Held on the last Friday in October, Bandanna Day is the flagship fundraising and awareness campaign for Canteen. Since Bandanna Day began it has raised more than $33 million to support young people affected by cancer.
When I say “Bandana,” you say “cancer,” right? On any other day of the year, bandanas conjure up thoughts of punks on the street, or pirates and ninjas but on Bandana Day people all over the world ascribe special significance to wearing a bandana. If we can get serious for a minute, in 2012 14.1 million new cases of Cancer occurred all over the world.
Since it doesn’t just leave the next year you can imagine how many people have been affected over time by this versatile, ridiculously pervasive, and vicious disease. Its impact extends well beyond the patients themselves and into families, friends, and the community. So what do bandanas, a simple item of head adornment, have to do with cancer?
A specific original example of a Bandana Day is impossible to find, though it may have originated in Australia with a youth organization called CanTeen. Every year the organization hosts a Bandana day to raise awareness and also to raise support for, in their case, young people living with cancer.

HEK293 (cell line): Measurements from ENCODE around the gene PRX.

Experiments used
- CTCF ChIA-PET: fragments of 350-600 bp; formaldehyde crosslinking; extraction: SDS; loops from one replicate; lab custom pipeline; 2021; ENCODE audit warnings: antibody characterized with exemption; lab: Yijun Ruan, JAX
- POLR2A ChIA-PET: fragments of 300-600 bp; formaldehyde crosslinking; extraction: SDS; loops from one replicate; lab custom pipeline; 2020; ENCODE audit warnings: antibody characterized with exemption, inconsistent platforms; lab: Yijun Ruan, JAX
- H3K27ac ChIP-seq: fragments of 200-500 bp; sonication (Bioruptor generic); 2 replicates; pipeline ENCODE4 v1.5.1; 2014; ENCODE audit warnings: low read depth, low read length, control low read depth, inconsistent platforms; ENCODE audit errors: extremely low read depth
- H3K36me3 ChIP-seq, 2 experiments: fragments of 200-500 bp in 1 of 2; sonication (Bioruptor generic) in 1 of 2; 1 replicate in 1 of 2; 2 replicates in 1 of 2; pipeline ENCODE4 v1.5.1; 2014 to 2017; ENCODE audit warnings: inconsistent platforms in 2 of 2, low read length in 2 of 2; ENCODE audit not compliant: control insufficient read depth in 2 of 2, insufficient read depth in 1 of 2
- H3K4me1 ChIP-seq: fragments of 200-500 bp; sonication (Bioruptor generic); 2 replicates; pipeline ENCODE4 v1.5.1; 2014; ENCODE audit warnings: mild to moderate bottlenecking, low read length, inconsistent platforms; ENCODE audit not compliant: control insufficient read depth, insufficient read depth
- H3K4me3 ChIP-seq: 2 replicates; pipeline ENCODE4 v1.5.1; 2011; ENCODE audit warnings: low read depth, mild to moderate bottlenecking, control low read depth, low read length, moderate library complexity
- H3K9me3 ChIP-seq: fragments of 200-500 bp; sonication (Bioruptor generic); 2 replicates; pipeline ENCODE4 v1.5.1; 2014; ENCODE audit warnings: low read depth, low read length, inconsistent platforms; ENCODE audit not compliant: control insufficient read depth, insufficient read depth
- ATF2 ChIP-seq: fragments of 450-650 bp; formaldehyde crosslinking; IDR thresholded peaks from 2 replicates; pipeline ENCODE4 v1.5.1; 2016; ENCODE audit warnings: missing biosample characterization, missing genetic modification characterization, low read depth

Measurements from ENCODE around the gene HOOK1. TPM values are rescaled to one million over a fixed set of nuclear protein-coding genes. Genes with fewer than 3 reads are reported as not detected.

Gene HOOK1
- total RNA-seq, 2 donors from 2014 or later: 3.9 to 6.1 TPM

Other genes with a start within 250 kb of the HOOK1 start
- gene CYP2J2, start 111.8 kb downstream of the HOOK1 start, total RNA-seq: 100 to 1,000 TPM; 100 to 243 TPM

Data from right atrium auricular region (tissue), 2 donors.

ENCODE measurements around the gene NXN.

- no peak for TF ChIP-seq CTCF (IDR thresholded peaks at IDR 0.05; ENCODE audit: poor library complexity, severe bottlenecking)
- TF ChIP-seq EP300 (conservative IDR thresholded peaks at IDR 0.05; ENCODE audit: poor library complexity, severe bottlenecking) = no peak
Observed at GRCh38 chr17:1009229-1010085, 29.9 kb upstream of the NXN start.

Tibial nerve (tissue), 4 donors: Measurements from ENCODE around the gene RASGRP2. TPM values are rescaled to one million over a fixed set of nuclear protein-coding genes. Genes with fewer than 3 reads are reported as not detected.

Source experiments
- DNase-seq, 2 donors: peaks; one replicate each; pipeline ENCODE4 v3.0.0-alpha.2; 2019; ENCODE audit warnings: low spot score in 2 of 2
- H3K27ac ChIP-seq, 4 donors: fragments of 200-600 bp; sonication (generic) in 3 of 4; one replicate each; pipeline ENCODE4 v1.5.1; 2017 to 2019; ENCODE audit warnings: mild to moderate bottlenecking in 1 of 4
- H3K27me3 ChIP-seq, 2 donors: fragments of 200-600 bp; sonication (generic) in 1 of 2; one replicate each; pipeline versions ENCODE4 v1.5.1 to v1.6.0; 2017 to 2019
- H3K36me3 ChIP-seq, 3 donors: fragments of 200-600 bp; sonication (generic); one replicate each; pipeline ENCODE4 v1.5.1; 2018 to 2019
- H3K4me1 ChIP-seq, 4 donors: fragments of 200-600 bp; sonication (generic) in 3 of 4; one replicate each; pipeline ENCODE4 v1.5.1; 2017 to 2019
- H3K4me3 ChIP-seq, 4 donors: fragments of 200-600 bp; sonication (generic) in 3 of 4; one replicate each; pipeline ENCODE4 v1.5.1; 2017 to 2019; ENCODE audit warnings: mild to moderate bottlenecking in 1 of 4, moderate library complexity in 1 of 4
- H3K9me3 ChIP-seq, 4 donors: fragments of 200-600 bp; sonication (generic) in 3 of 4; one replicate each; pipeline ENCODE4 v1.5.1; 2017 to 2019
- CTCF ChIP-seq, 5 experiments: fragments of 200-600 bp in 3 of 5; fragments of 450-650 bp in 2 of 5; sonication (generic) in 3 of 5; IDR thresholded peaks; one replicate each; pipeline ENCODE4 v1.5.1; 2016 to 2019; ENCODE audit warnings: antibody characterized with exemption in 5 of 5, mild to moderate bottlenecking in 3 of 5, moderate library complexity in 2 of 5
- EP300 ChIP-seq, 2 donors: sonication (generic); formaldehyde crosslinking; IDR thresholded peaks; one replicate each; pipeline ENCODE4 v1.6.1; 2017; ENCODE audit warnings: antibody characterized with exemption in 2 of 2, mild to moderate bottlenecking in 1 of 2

So, why bandanas? Why not a bake sale, selling advertisements, giving out pins, whatever? A common treatment for cancer is chemotherapy, a term shortened to chemo most of the time. The treatment utilizes various anti-cancer drugs administered in a chemotherapy regimen. Because of the incredibly powerful nature of the drugs involved chemo has some serious side effects, one of the most notorious being hair loss. Hence the bandanas.
Bandanas are most commonly used on the head, to hold back hair, to protect a bald head from the sun, or just to look cool and stylish. The bandanas are an effective visual symbol of the effects of chemo, but that’s not all! As mentioned, bandanas are often associated with punks on the street, who wear them as a show of solidarity with their mates (eh, Australia), all wearing the same color, in the same style.
“We are strong and we support each other,” they say. This is the same attitude the bandanas represent to cancer patients and their supporters. “We are strong and we support each other,” they say, “cancer will not hold us down!”